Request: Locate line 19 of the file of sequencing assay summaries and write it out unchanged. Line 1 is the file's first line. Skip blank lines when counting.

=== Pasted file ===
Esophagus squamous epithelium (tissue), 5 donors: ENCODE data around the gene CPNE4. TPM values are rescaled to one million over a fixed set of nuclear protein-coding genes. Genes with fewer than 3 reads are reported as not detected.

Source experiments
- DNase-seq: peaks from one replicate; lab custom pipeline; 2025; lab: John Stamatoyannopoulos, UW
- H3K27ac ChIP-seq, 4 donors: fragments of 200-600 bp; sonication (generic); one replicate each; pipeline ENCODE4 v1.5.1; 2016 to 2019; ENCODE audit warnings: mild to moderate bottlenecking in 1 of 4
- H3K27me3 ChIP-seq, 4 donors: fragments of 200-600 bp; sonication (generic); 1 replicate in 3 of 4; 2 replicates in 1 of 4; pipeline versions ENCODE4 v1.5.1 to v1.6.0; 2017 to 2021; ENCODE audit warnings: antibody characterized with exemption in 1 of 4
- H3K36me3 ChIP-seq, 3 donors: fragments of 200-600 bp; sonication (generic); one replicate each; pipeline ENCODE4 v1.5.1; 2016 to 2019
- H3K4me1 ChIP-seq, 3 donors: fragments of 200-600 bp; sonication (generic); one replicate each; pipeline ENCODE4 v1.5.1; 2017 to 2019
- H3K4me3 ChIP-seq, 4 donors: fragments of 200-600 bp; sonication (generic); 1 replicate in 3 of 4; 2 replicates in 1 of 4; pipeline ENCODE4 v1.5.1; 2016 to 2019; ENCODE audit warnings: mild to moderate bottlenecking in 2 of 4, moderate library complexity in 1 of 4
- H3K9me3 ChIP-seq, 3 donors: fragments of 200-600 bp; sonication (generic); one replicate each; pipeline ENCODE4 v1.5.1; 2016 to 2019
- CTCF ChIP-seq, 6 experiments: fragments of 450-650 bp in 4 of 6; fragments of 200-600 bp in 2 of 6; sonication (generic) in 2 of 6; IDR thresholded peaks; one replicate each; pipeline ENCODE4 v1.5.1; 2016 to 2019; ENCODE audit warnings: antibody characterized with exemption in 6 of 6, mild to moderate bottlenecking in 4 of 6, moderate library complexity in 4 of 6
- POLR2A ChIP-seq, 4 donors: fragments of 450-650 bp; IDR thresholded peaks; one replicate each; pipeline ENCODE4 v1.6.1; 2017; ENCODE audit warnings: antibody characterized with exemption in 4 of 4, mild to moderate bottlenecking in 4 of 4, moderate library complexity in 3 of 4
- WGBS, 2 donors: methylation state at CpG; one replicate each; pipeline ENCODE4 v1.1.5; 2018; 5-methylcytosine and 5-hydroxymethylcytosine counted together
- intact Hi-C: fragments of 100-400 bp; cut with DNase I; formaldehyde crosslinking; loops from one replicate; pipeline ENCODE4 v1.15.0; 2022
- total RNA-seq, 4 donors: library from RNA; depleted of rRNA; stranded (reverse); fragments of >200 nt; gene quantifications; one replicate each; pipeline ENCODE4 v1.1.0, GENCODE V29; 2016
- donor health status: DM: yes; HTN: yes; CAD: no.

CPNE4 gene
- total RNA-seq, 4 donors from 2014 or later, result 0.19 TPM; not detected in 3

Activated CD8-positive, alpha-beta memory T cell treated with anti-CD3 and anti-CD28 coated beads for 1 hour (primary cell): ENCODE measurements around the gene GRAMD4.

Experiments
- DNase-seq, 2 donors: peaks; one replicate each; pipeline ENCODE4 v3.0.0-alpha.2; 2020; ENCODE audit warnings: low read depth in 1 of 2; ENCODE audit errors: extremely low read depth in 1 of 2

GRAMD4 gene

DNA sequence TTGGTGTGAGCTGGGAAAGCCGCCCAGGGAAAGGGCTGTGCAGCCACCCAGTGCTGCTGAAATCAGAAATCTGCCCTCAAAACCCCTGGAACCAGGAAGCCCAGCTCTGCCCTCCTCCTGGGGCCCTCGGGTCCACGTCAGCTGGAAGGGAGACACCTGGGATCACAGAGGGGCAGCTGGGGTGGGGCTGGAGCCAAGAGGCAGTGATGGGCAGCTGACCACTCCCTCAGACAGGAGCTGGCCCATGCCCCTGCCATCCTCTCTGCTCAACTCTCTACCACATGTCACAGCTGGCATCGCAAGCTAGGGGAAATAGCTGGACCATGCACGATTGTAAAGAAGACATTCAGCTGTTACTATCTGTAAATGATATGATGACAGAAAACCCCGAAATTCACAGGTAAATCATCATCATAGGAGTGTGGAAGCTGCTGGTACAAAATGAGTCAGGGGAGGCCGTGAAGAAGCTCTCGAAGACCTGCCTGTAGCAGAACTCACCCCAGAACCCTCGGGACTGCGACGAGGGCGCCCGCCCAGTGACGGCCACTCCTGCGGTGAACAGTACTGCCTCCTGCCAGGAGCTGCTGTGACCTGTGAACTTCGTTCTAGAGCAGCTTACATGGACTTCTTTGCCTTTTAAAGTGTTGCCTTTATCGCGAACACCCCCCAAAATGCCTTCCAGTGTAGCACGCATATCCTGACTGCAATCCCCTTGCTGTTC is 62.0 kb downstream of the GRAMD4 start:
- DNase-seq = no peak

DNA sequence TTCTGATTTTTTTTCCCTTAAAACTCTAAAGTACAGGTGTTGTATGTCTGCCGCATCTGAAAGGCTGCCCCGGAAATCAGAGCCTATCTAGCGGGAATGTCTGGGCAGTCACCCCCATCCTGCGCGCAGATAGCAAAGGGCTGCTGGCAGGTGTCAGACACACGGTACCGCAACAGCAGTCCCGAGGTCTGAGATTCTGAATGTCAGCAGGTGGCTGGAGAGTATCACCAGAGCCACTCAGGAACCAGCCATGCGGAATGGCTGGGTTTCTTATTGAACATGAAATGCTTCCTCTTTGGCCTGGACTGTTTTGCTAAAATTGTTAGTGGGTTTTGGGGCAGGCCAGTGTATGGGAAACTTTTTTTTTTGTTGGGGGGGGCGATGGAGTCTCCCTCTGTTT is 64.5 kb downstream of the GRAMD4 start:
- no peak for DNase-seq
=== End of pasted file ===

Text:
Experiments